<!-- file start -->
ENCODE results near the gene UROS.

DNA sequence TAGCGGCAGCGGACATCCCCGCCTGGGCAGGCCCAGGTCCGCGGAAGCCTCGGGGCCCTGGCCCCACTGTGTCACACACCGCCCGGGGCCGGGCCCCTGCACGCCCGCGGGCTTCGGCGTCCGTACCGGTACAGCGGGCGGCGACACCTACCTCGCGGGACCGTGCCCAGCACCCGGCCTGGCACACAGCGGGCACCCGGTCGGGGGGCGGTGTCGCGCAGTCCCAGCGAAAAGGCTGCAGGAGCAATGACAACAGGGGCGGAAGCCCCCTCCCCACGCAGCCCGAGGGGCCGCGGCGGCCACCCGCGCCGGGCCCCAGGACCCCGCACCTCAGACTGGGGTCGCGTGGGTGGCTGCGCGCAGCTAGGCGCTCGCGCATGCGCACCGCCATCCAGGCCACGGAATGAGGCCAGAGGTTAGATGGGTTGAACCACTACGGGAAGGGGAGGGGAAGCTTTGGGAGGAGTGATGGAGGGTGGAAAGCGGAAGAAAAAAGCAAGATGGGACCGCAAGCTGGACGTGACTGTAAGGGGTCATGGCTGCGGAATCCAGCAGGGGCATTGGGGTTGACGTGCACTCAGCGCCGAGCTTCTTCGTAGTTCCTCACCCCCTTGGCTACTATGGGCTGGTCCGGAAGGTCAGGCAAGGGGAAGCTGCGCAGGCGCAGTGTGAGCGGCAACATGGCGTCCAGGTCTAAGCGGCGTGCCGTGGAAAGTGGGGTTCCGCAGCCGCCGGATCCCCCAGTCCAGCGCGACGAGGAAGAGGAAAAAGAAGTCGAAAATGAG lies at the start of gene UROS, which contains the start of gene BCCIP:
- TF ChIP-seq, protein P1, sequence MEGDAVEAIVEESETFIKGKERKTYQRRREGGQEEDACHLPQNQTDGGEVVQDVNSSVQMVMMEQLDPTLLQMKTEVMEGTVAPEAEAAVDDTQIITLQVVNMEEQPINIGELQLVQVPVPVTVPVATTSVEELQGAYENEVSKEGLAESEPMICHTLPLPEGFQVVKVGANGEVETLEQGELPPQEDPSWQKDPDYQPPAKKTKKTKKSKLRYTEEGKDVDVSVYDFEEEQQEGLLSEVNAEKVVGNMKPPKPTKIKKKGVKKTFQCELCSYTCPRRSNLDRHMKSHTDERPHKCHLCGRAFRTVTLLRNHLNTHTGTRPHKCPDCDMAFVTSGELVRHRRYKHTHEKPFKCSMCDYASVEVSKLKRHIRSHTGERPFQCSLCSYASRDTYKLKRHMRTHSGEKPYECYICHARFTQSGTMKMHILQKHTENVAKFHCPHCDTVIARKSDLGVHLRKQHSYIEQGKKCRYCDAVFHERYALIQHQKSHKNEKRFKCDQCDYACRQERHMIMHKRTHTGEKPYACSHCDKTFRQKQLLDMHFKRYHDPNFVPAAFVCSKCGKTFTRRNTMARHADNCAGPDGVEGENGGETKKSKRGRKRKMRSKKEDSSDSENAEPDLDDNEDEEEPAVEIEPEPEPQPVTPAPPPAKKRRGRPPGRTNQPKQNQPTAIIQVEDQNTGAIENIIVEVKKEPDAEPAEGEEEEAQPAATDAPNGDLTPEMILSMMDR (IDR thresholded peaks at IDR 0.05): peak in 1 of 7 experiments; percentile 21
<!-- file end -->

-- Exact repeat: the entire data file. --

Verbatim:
ENCODE results near the gene UROS.

DNA sequence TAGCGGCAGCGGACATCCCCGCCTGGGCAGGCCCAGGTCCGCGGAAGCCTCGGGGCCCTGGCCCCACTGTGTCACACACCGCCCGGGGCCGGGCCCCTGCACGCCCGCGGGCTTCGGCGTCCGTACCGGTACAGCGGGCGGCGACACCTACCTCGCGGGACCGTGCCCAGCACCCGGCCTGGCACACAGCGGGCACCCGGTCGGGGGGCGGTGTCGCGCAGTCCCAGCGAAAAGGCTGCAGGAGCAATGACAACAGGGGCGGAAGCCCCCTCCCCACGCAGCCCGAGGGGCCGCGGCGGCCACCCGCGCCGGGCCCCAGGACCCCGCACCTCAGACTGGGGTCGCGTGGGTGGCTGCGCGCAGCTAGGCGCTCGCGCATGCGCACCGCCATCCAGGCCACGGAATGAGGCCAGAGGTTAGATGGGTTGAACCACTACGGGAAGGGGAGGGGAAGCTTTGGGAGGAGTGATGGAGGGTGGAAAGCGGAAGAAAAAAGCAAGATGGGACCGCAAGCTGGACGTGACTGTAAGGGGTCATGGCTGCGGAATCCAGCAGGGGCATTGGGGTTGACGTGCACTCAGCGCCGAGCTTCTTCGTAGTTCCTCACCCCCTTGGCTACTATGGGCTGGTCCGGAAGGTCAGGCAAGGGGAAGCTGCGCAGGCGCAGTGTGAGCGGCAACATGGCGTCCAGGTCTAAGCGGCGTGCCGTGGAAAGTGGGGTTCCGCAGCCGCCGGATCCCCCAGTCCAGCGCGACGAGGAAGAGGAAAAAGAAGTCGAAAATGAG lies at the start of gene UROS, which contains the start of gene BCCIP:
- TF ChIP-seq, protein P1, sequence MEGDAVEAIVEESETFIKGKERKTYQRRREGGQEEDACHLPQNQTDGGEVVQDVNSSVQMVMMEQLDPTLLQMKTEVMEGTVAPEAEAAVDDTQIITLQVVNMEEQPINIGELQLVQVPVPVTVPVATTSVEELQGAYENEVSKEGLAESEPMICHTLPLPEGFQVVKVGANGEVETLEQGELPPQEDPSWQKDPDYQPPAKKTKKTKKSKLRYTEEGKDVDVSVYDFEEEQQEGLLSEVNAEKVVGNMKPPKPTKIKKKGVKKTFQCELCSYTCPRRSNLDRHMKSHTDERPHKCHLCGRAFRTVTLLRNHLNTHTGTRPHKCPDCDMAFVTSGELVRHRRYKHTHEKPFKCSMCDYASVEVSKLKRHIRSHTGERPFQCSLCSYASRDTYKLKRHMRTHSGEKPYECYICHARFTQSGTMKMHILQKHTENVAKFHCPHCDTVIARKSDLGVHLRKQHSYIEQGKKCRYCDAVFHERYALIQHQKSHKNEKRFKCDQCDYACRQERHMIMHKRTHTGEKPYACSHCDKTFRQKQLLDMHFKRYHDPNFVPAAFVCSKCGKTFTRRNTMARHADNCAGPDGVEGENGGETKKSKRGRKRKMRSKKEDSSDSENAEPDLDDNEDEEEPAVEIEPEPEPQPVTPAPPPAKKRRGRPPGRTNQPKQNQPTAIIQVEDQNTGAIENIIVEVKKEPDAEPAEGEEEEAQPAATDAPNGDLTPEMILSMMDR (IDR thresholded peaks at IDR 0.05): peak in 1 of 7 experiments; percentile 21